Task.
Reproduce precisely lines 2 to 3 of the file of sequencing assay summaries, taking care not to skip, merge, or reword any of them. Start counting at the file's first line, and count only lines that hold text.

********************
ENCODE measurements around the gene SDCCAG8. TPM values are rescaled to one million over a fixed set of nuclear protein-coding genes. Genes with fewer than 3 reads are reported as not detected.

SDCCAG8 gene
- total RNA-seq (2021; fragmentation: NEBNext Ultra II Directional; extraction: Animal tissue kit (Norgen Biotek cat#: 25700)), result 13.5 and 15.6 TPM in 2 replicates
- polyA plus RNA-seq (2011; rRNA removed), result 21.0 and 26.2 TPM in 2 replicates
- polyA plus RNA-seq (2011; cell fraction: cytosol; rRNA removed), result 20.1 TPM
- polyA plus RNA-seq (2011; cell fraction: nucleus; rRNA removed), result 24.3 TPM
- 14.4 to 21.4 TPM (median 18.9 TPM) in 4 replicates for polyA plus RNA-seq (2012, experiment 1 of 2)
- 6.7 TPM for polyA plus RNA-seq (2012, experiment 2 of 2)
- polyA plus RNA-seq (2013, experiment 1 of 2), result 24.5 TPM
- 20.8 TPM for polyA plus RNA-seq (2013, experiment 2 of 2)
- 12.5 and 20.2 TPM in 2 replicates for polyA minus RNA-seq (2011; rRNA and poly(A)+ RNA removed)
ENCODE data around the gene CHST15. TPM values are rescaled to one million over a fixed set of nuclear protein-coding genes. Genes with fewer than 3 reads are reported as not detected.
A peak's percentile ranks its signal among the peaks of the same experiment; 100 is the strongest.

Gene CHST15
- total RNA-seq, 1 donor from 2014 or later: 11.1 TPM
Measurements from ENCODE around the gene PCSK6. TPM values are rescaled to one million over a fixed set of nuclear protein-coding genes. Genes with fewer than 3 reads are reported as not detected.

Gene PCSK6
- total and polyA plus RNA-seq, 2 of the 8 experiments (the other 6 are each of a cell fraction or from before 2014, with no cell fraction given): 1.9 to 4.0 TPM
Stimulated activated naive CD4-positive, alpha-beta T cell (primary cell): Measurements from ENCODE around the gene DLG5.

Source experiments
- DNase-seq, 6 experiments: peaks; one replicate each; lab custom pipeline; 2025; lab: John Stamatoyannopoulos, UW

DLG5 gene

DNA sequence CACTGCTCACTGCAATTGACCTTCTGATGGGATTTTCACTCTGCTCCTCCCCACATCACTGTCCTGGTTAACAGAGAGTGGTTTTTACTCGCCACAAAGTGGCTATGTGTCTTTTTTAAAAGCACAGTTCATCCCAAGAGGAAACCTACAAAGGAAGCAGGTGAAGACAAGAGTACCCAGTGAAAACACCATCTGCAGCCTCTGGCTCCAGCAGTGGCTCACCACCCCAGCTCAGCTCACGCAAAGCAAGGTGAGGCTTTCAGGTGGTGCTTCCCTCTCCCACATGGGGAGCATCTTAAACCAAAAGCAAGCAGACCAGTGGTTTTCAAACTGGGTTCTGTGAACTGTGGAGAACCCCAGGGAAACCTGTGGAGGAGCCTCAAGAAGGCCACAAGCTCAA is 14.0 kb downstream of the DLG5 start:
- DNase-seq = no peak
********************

SDCCAG8 gene
- total RNA-seq (2021; fragmentation: NEBNext Ultra II Directional; extraction: Animal tissue kit (Norgen Biotek cat#: 25700)), result 13.5 and 15.6 TPM in 2 replicates